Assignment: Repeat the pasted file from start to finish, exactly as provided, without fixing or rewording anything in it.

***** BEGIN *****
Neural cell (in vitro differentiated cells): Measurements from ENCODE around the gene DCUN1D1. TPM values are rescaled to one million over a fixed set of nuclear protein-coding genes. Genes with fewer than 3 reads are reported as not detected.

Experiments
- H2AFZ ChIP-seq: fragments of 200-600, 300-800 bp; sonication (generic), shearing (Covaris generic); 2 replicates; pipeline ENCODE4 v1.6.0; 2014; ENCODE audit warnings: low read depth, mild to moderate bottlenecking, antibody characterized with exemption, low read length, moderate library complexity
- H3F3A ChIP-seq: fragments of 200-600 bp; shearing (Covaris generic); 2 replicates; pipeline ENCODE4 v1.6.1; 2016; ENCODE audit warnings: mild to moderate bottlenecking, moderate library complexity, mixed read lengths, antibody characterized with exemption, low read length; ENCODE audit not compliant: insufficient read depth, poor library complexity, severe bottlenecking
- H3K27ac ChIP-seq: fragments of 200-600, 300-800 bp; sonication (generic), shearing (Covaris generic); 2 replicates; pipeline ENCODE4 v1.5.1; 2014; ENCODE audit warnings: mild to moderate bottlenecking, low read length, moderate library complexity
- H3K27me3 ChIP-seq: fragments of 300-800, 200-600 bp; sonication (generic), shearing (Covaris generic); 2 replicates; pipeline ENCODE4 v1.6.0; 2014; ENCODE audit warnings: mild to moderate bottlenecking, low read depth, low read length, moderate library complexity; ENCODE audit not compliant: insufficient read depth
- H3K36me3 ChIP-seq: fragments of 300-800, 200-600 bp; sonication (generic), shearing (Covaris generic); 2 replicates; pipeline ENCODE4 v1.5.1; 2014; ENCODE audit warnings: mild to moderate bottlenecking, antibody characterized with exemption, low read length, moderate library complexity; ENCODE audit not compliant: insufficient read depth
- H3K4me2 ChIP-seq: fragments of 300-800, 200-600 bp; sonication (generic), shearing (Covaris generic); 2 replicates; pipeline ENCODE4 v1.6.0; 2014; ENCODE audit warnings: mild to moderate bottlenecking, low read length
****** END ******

Neural cell (in vitro differentiated cells): Measurements from ENCODE around the gene DCUN1D1. TPM values are rescaled to one million over a fixed set of nuclear protein-coding genes. Genes with fewer than 3 reads are reported as not detected.

Experiments
- H2AFZ ChIP-seq: fragments of 200-600, 300-800 bp; sonication (generic), shearing (Covaris generic); 2 replicates; pipeline ENCODE4 v1.6.0; 2014; ENCODE audit warnings: low read depth, mild to moderate bottlenecking, antibody characterized with exemption, low read length, moderate library complexity
- H3F3A ChIP-seq: fragments of 200-600 bp; shearing (Covaris generic); 2 replicates; pipeline ENCODE4 v1.6.1; 2016; ENCODE audit warnings: mild to moderate bottlenecking, moderate library complexity, mixed read lengths, antibody characterized with exemption, low read length; ENCODE audit not compliant: insufficient read depth, poor library complexity, severe bottlenecking
- H3K27ac ChIP-seq: fragments of 200-600, 300-800 bp; sonication (generic), shearing (Covaris generic); 2 replicates; pipeline ENCODE4 v1.5.1; 2014; ENCODE audit warnings: mild to moderate bottlenecking, low read length, moderate library complexity
- H3K27me3 ChIP-seq: fragments of 300-800, 200-600 bp; sonication (generic), shearing (Covaris generic); 2 replicates; pipeline ENCODE4 v1.6.0; 2014; ENCODE audit warnings: mild to moderate bottlenecking, low read depth, low read length, moderate library complexity; ENCODE audit not compliant: insufficient read depth
- H3K36me3 ChIP-seq: fragments of 300-800, 200-600 bp; sonication (generic), shearing (Covaris generic); 2 replicates; pipeline ENCODE4 v1.5.1; 2014; ENCODE audit warnings: mild to moderate bottlenecking, antibody characterized with exemption, low read length, moderate library complexity; ENCODE audit not compliant: insufficient read depth
- H3K4me2 ChIP-seq: fragments of 300-800, 200-600 bp; sonication (generic), shearing (Covaris generic); 2 replicates; pipeline ENCODE4 v1.6.0; 2014; ENCODE audit warnings: mild to moderate bottlenecking, low read length